Remembering The Old Winston-Salem Radar Station

Union Cross Park is a nice park. It has a walking/jogging path, softball fields, as well as tennis courts and a basketball court. It has a picnic shelter for community get-togethers and a playground for kids.

Everyone knows that Union Cross Park was a former radar base, but few know much about the specifics of the old radar base.

Union Cross Park should have an educational element to it. It’s strange to have a park on a decommissioned military base … Read the rest

Remembering The Winston-Salem Black Panther Party Chapter

Fifty-one years ago this week the Black Panther Party was formed in Oakland California by Huey P. Newton and Bobby Seale. The Panthers have experienced a new appreciation in recent years, with numerous articles, books, and documentaries praising their activism in the late sixties and early seventies.

The Black Panthers were a radical resistance movement that opposed police oppression and economic exploitation in Black communities. Where the civil rights era’s leaders came primarily from church pulpits, the leaders of … Read the rest

Winston-Salem Honors Another Historical Site That It Failed To Preserve

This afternoon a local historic marker commemorating the 14th Street School was unveiled at 1215 N. Cameron Ave. It’s a warm September day, perfect weather for such a happy occasion.

The 14th Street School produced many proud graduates that went on to do many fine things in the community and beyond. Honoring the 14th School is in the same tradition as honoring the African School at Happy Hill, which was honored in May of this year.

Both former schools … Read the rest

Happy Hill, A Historic Gem That Wasn’t Preserved

Saturday, Mayor Allen Joines, members of the city council, various other local officials and community members gathered in Happy Hill for a historical marker unveiling, but the dirty truth about Winston’s oldest African American neighborhood was not mentioned.

The marker honored both the Brothers’ Spring and the African School, which were adjacent to each other, near where the Alder’s Point Apartments are currently located. Both were lost to development years ago.

I came out to honor and remember the African … Read the rest

Will Reynolds Envisioned More Than Just A White Christmas…

A few days ago The Winston-Salem Journal reported that more than 294,000 attended the 2016 Festival of Lights, making last year one of most successful years in the festival’s 25-year history. Tanglewood is a huge, sprawling park, with a lot to offer. The Festival of Lights is Tanglewood’s biggest annual event. It’s a popular Christmas tradition in the Triad, an illuminated drive down memory lane. But what about the history of Tanglewood? That’s a history that folks don’t like … Read the rest

Though Happy Hill Has Been Marginalized, It Remains Historically Important

Last Saturday Liberian President Ellen Johnson Sirleaf visited Winston-Salem. According to the Winston-Salem Journal this was the first time in Mayor Joines fifteen years in office that a foreign head of state visited Winston. In recent years presidents Bush and Obama have made frequent trips to Winston.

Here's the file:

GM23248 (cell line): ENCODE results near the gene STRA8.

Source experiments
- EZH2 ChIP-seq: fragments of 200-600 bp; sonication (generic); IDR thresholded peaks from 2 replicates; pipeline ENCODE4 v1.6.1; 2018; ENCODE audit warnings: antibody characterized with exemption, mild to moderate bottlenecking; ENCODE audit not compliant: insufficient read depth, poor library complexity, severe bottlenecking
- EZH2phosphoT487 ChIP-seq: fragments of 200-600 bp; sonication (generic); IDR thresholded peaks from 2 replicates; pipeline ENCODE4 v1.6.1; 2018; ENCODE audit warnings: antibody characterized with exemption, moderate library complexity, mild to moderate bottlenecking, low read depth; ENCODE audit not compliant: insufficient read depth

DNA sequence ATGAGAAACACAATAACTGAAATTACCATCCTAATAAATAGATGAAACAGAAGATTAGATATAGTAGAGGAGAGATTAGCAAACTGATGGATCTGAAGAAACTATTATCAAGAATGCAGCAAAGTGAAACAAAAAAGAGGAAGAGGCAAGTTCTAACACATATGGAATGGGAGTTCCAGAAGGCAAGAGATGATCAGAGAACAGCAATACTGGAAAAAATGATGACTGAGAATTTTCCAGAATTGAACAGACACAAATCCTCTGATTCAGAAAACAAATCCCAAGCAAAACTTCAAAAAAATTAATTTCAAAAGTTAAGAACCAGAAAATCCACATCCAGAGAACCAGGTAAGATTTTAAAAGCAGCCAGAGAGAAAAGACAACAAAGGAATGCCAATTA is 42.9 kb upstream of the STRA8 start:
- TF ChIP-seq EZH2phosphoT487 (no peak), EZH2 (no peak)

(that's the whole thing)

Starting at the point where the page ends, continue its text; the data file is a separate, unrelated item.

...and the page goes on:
Presidents have visited our modest sized city fairly consistently since George Washington visited Salem during his southern tour. But I don’t remember any of them visiting any of Winston’s black neighborhoods. … Read the rest

Razing A Black Neighborhood, Then Celebrating It’s Culture

Friday night the New Winston Museum hosted an evening of great art and great music. It was the opening reception for The Birth of the Cool, a photo collection by Owen Daniels. The exhibit, which runs all month features twenty of Daniels’ exquisite photos of local jazz and blues musicians such as Joe Robinson and Big Ron Hunter. These local jazz and blues musicians are gifted musicians who don’t often get the recognition that they deserve.

As I listened to … Read the rest

Lawrence Joel And Darryl Hunt: Winston’s Two Finest Soilders

Memorial Day in Winston is a time when we remember that the LJVM stands for something. It’s not a meaningless acronym. The Coliseum bears Lawrence Joel‘s name and that’s something that we should be proud of. The Lawrence Joel Veterans Memorial Coliseum was christened by the city nearly thirty years ago to honor Lawrence Joel and all the veterans in Winston-Salem and Forsyth County that died in foreign wars.

Memorial Day should also be a time to reflect on … Read the rest

Honor The East Winston Library By Rebuilding It

Last Saturday, Mayor Joines, members of the city council and other city/county officials and honored guests gathered to celebrate yet another historical marker unveiling in the city. As a history major, I’m thrilled to see another historical marker in Winston. But I see little reason to honor the East Winston Library.

When I first read that the East Winston Library (referred to formally as the Malloy/Jordan East Winston Heritage Center) on East 7th Street was being honored, I must admit … Read the rest

Demolished But Not Forgotten: The Five Row Neighborhood At Reynolda

Recently a new historical marker was unveiled honoring Five Row. Five Row was a small African-American neighborhood just down the street from the Reynolda House, along Silas Creek. Five Row was home to the Reynolda’s African-American workers. The historical marker honoring Five Row has been placed between Silas Creek Parkway and Reynolda Road.

The Five Row neighborhood was razed sometime in 1960 to facilitate the completion of Silas Creek Parkway. Five Row was a relic of the past, when … Read the rest